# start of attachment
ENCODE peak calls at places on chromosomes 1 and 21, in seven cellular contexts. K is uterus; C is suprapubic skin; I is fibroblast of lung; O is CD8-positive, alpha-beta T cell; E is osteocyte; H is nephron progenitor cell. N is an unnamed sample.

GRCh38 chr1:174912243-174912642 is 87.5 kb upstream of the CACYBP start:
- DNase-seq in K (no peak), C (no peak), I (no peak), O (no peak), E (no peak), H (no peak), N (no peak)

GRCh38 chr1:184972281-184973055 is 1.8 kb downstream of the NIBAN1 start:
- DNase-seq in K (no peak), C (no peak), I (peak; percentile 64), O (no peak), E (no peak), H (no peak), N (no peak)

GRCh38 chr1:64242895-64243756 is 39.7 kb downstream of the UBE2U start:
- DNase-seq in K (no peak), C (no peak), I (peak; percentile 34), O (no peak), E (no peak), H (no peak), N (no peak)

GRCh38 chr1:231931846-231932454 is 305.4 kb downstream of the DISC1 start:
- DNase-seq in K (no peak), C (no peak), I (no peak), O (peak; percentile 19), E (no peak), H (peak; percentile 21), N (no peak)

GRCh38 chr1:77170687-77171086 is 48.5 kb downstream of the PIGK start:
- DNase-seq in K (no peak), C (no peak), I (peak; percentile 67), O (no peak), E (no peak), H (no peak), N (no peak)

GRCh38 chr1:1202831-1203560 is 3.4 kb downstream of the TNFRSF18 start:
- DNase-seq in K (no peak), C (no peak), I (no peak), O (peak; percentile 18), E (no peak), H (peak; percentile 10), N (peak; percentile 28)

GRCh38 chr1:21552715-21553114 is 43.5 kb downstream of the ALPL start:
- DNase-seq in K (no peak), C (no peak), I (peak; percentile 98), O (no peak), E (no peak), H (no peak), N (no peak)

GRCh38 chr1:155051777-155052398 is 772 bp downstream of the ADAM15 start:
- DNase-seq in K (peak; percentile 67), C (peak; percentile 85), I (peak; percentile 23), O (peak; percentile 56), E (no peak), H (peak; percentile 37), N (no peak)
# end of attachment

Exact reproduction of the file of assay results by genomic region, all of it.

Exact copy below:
ENCODE peak calls at places on chromosomes 1 and 21, in seven cellular contexts. K is uterus; C is suprapubic skin; I is fibroblast of lung; O is CD8-positive, alpha-beta T cell; E is osteocyte; H is nephron progenitor cell. N is an unnamed sample.

GRCh38 chr1:174912243-174912642 is 87.5 kb upstream of the CACYBP start:
- DNase-seq in K (no peak), C (no peak), I (no peak), O (no peak), E (no peak), H (no peak), N (no peak)

GRCh38 chr1:184972281-184973055 is 1.8 kb downstream of the NIBAN1 start:
- DNase-seq in K (no peak), C (no peak), I (peak; percentile 64), O (no peak), E (no peak), H (no peak), N (no peak)

GRCh38 chr1:64242895-64243756 is 39.7 kb downstream of the UBE2U start:
- DNase-seq in K (no peak), C (no peak), I (peak; percentile 34), O (no peak), E (no peak), H (no peak), N (no peak)

GRCh38 chr1:231931846-231932454 is 305.4 kb downstream of the DISC1 start:
- DNase-seq in K (no peak), C (no peak), I (no peak), O (peak; percentile 19), E (no peak), H (peak; percentile 21), N (no peak)

GRCh38 chr1:77170687-77171086 is 48.5 kb downstream of the PIGK start:
- DNase-seq in K (no peak), C (no peak), I (peak; percentile 67), O (no peak), E (no peak), H (no peak), N (no peak)

GRCh38 chr1:1202831-1203560 is 3.4 kb downstream of the TNFRSF18 start:
- DNase-seq in K (no peak), C (no peak), I (no peak), O (peak; percentile 18), E (no peak), H (peak; percentile 10), N (peak; percentile 28)

GRCh38 chr1:21552715-21553114 is 43.5 kb downstream of the ALPL start:
- DNase-seq in K (no peak), C (no peak), I (peak; percentile 98), O (no peak), E (no peak), H (no peak), N (no peak)

GRCh38 chr1:155051777-155052398 is 772 bp downstream of the ADAM15 start:
- DNase-seq in K (peak; percentile 67), C (peak; percentile 85), I (peak; percentile 23), O (peak; percentile 56), E (no peak), H (peak; percentile 37), N (no peak)